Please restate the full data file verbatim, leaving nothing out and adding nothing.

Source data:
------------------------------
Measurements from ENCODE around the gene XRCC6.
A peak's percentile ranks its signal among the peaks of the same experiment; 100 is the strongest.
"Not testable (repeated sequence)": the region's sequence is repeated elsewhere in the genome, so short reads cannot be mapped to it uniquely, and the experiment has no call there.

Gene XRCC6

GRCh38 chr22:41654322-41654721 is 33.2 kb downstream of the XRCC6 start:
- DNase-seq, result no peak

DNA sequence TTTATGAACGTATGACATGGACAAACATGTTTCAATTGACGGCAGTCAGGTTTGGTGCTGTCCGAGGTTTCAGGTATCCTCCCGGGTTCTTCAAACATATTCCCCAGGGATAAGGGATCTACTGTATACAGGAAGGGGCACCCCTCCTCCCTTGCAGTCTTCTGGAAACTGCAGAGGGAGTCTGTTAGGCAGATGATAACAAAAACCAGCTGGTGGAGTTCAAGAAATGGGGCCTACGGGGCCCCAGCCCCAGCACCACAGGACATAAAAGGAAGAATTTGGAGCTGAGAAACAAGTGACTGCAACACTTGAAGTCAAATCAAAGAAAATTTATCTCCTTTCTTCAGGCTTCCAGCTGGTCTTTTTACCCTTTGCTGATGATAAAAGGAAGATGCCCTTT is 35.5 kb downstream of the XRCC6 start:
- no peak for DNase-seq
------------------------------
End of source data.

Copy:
Measurements from ENCODE around the gene XRCC6.
A peak's percentile ranks its signal among the peaks of the same experiment; 100 is the strongest.
"Not testable (repeated sequence)": the region's sequence is repeated elsewhere in the genome, so short reads cannot be mapped to it uniquely, and the experiment has no call there.

Gene XRCC6

GRCh38 chr22:41654322-41654721 is 33.2 kb downstream of the XRCC6 start:
- DNase-seq, result no peak

DNA sequence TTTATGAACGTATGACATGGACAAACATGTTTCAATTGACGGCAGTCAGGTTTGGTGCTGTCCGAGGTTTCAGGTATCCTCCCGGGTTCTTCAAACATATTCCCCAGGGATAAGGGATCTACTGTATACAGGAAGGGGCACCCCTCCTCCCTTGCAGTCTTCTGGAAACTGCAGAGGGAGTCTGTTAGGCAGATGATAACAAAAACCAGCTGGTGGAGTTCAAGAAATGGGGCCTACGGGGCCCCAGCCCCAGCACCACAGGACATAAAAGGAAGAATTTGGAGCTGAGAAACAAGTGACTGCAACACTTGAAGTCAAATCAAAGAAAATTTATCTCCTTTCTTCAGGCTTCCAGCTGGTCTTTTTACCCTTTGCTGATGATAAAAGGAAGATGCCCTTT is 35.5 kb downstream of the XRCC6 start:
- no peak for DNase-seq